1. Check It At The Door: The only acceptable term allowed was “not keen on it.” Words such as nasty, yucky, or ewww were not permitted. Phrases such as “I ain’t eating that” or “what kind of crap is this” were also on the not permitted list.  Tongues sticking out and nose wrinkles were considered sign language for the aforementioned phrases. Those who could not contain their comments were rewarded with a second helping of whatever had caused their dismay.  Additional helpings were added on an as-needed basis and, once on the plate, the food had to be consumed in its entirety.  If not eaten at that meal, the leftovers were kindly saved until the next meal… even if that meal was breakfast.  I once had one child test my commitment to this rule… she went 6 meals without eating before she broke down and ate the food she had earned through complaining. She only tested me once… in this area anyway.
  2. The Three-Bite-Rule: Everything on the table required a minimum of three bites.
  3. The Exception: Each child was allowed to pick one food item that was excepted from the three-bite rule or for which they would be provided an alternative if it was the entire meal. For example, I had one child who chose spaghetti sauce as her exception. When we had spaghetti, she would have noodles and cheese. At age 18, she still eats her spaghetti this way.
  4. No Wasting Food. If you put it on your plate, you were expected to eat it. They were cautioned to only serve up what they could eat knowing they could get more if they wanted it. Those who didn’t finish were allowed to “sell” what was left on their plate to another child. I have personally witnessed a child “sell” the food on their plate by offering to do chores for the another child. The point was not that the food be eaten… I just wanted them to understand its value by not allowing them to waste it.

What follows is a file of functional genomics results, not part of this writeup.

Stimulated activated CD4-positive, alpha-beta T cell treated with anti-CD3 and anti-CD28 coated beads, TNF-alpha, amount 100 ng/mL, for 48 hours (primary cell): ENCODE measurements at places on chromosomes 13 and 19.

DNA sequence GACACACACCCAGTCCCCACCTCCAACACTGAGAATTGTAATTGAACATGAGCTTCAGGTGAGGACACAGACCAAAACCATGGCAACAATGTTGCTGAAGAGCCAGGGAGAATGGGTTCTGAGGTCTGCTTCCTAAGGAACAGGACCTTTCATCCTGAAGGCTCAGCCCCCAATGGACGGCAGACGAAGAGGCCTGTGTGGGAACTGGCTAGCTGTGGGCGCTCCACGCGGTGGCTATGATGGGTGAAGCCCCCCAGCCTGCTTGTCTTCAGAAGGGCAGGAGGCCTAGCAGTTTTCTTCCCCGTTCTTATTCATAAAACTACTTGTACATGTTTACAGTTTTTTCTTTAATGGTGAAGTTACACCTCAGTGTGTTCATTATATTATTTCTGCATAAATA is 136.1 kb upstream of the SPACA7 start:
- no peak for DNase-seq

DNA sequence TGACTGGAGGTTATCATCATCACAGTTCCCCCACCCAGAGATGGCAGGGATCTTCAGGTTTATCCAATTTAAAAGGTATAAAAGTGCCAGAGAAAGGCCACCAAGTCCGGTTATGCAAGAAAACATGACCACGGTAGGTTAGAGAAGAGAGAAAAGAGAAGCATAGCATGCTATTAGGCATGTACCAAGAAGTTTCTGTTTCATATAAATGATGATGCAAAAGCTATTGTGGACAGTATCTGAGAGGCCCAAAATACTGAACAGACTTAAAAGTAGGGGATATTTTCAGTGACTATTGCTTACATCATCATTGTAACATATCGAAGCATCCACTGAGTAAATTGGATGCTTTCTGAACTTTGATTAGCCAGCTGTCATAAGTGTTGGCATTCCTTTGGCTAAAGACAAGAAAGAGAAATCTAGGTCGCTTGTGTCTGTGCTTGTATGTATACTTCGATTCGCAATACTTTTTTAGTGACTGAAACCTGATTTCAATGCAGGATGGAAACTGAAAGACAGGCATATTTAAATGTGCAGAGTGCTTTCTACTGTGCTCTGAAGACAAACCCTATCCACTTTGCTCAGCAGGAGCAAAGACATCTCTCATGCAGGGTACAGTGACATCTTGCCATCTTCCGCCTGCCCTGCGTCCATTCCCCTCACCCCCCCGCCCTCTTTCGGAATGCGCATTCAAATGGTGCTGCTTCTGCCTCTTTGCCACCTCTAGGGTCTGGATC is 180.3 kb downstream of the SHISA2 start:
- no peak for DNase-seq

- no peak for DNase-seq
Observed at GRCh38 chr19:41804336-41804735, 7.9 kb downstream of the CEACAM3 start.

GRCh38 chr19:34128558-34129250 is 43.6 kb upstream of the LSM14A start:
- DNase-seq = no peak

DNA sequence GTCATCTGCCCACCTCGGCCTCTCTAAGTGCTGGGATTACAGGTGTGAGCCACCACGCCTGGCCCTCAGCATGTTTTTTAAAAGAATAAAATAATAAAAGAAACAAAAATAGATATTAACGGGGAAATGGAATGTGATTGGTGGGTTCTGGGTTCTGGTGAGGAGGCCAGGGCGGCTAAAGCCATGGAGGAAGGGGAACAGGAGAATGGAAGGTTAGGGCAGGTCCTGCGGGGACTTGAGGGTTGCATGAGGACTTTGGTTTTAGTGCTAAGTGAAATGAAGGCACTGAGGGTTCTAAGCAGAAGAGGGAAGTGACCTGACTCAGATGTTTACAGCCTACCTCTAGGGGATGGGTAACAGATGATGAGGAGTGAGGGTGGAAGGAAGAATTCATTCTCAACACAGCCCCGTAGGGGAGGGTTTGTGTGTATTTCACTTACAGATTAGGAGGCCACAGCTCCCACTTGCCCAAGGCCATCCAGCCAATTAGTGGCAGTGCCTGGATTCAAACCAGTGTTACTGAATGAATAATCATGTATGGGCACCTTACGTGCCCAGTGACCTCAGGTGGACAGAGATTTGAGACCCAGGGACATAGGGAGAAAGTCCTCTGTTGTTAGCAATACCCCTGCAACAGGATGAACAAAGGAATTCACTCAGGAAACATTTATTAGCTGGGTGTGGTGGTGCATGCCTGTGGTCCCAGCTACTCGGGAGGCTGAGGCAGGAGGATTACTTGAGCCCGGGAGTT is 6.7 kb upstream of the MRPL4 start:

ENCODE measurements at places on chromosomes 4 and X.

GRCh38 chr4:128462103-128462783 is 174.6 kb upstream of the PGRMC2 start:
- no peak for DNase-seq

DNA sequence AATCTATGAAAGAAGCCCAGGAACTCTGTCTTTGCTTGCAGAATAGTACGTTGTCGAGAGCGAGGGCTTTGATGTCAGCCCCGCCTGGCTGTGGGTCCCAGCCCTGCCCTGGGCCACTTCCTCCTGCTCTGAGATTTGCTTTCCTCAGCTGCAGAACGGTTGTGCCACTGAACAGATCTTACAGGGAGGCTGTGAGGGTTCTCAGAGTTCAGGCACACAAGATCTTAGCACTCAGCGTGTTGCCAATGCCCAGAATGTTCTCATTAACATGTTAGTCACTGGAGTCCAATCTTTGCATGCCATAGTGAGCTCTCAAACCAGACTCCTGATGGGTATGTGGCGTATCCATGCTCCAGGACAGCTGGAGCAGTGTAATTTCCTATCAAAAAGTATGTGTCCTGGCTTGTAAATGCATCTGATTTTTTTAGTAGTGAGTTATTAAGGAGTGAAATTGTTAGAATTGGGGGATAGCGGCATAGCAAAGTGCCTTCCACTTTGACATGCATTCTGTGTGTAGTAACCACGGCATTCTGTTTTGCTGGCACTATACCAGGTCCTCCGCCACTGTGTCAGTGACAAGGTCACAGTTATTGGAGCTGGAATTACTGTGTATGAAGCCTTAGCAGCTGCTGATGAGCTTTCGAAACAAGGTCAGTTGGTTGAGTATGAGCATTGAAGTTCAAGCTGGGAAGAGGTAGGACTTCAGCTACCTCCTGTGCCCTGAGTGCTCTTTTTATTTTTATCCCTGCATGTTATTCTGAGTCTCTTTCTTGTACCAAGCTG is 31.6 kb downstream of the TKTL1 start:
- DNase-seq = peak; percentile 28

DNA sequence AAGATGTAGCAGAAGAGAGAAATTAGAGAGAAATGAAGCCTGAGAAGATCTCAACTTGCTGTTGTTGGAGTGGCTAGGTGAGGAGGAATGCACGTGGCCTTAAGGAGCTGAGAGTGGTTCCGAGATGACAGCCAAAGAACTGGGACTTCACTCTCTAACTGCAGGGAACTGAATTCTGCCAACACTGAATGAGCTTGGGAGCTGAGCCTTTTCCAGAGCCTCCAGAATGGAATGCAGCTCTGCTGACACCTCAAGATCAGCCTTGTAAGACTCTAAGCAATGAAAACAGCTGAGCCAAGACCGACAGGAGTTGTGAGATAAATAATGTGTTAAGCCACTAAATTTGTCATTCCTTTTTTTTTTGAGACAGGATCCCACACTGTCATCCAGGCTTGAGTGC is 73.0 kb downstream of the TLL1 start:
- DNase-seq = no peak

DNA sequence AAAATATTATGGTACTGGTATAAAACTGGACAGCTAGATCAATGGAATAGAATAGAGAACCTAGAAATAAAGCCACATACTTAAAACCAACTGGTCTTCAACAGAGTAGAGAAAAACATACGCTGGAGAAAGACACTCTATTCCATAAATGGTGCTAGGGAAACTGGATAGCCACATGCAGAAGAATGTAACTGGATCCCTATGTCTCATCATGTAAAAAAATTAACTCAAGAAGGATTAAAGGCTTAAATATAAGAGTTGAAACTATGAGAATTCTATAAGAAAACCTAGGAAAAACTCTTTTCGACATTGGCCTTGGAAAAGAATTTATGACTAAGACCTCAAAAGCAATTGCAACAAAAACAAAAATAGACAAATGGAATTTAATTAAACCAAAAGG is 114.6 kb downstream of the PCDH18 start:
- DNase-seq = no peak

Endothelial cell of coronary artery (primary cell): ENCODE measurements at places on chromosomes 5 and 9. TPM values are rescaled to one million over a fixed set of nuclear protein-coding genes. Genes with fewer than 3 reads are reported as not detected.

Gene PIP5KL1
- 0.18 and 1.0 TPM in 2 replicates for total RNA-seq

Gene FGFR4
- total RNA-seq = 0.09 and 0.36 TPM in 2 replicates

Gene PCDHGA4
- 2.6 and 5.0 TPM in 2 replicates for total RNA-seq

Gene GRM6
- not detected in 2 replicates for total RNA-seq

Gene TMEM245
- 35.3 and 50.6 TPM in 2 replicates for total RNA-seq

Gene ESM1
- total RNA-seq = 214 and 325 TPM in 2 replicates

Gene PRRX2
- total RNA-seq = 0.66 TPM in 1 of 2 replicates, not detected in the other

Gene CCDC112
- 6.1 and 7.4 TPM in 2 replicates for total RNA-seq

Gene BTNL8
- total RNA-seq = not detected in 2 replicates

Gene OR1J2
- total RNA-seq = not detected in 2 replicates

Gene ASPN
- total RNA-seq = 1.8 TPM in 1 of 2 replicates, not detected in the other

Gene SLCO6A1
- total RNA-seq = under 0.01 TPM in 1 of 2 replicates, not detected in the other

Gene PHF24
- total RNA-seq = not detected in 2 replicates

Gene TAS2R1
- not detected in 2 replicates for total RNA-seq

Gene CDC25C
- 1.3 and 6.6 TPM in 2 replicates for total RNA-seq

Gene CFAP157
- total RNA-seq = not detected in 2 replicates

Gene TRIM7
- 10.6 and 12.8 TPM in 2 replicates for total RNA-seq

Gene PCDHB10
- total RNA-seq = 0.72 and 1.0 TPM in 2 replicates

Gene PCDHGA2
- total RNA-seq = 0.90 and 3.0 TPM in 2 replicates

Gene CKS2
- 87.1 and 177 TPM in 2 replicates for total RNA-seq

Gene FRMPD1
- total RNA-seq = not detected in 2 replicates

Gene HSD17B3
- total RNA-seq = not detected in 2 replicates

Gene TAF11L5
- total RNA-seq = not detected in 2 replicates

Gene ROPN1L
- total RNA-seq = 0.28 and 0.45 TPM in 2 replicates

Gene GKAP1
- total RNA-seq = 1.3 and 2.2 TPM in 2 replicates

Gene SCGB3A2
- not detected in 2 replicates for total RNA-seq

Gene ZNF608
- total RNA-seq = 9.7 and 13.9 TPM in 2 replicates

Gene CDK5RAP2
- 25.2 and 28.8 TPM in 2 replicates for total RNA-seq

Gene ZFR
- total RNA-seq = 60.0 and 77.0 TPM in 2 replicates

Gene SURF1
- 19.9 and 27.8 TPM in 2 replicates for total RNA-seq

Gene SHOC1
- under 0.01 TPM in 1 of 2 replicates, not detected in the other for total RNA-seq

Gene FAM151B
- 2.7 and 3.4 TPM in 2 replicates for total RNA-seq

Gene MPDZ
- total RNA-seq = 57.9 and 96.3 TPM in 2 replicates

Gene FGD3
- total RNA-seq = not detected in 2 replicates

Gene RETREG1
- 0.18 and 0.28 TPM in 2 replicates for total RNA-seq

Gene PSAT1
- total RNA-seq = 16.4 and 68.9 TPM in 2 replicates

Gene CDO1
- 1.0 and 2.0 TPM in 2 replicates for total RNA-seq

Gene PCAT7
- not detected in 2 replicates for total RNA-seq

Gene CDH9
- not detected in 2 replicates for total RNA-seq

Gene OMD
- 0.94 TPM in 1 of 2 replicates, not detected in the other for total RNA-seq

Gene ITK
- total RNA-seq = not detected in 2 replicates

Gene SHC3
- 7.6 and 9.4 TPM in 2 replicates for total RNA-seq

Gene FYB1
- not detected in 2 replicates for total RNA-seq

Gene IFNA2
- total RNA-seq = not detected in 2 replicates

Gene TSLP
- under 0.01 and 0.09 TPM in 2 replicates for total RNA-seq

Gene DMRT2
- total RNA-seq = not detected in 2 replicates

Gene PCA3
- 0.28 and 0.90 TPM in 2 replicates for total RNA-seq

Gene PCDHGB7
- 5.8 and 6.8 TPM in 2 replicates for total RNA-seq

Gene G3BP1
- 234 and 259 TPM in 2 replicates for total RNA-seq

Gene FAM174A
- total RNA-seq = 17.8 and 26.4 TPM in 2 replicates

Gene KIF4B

5. Eat a Green: When we went out to eat, it was often a buffet. It was usually less expensive, the kids could pick what they wanted, and eat as much as they wanted.  My only rule here was they had to “eat a green” which meant at least one fruit or vegetable subject to the Three-Bite-Rule.  The “two-sugar-buns” per plate rule was also implemented following a trip to the Chinese buffet where it was apparently thought that 8 sugar buns and three green beans constituted a well-balanced meal.

I know what you’re thinking… those are some pretty extreme dinner table rules. Maybe for some but it worked for us. Once in place, our dinner table was peaceful. Ok, peaceful as in little or no complaining and a new appreciation for the value of food. It was still wonderfully loud and crazy.

Might I just add here that complaining is also rude and insulting to the chef (me). If you don’t like it, I don’t want to hear about the entire time I’m eating. So there.

My kids are grown so I no longer enforce the dinner rules. However, I do find it amusing to see them put a “green” on their plate, and eat three bites of something I know they wouldn’t choose for themselves. Habits of your childhood are hard to break.

I now have a 5 year old stepdaughter (almost 6). She falls into the very picky eater category. Because she shares time 50/50 between our house and time with her mom, I needed a strategy where I gained her buy-in and cooperation.  A hard line approach would only create conflict due to the inconsistency caused by her living in two households. A different situation calls for a different strategy. Here are some of the ways I’m using to help her learn to make healthy choices for herself regardless of where she is eating.

  1. Eat a Protein: I was sincerely concerned about this child’s health. She seemed to survive solely on carbs and juice. We insist that she eat something with protein at every meal. She is at the point where she knows this is expected and she does it without any fuss (most of the time). I’m willing to substitute the protein being served for an alternate as long as she tries it first. We are stressing that protein will help her grow and be strong and encouraging her to expand her list (see below) and make choices.  Veggies will also soon be insisted upon as her list of “likes” grows.
  2. No complaining: This poor child has been subjected to my “kid’s are starving” lecture enough times that she has learned to say “I’m not keen on it” instead of making a face or pitching a fit over its extreme nastiness. If she does complain and I start the lecture she quickly changes her tune just to avoid having to listen to it. An evil strategy I know, but hey, whatever works.